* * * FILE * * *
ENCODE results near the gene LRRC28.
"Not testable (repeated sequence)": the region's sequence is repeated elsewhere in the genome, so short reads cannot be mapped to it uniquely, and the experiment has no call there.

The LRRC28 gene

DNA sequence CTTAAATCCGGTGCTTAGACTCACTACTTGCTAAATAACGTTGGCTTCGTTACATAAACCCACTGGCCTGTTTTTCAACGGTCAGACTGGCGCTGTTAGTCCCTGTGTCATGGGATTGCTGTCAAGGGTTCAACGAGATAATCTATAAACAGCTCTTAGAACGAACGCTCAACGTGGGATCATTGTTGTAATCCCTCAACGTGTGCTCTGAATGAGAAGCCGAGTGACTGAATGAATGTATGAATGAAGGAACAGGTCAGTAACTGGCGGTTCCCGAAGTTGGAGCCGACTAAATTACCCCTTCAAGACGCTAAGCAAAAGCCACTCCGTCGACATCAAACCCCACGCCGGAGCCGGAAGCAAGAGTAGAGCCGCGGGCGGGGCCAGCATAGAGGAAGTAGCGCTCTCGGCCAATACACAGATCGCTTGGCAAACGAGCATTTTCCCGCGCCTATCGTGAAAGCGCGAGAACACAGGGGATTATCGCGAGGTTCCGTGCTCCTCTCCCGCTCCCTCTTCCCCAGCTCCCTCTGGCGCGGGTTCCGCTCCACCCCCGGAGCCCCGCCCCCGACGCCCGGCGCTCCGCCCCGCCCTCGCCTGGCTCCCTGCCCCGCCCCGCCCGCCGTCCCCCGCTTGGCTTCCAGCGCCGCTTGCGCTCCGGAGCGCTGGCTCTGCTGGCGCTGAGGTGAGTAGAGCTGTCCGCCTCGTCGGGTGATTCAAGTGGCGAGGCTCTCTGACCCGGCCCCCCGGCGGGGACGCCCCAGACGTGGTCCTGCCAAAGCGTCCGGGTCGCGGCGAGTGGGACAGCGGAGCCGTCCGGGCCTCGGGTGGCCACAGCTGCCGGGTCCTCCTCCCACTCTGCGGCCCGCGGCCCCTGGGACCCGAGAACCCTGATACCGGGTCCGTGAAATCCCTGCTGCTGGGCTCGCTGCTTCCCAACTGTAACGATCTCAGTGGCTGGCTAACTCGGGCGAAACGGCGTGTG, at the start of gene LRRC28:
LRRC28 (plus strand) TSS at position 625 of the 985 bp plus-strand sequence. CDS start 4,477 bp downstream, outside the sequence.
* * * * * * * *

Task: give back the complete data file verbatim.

ENCODE results near the gene LRRC28.
"Not testable (repeated sequence)": the region's sequence is repeated elsewhere in the genome, so short reads cannot be mapped to it uniquely, and the experiment has no call there.

The LRRC28 gene

DNA sequence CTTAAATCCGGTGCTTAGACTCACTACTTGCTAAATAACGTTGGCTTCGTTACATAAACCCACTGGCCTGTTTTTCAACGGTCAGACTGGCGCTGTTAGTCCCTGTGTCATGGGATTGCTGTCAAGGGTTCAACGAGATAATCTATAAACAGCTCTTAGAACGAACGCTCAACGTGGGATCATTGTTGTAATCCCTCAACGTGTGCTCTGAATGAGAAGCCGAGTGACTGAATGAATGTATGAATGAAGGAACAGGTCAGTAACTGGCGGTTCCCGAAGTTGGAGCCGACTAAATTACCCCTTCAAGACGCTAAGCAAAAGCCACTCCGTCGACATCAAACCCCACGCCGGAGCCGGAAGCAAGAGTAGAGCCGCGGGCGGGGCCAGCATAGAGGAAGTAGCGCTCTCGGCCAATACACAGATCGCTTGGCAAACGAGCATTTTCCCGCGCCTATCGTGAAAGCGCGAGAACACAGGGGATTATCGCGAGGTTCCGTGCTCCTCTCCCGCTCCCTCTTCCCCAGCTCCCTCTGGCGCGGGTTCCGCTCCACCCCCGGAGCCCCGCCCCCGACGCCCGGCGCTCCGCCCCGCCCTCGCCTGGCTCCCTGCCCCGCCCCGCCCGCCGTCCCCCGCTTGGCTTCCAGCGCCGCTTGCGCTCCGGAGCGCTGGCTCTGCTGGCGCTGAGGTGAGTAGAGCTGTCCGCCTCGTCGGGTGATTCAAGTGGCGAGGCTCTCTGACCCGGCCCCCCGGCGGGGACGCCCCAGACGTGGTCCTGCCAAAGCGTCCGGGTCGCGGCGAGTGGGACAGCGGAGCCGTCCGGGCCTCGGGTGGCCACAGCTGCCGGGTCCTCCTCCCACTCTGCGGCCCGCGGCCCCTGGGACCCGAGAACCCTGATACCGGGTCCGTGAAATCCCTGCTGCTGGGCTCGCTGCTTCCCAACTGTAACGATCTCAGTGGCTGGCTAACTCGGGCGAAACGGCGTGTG, at the start of gene LRRC28:
LRRC28 (plus strand) TSS at position 625 of the 985 bp plus-strand sequence. CDS start 4,477 bp downstream, outside the sequence.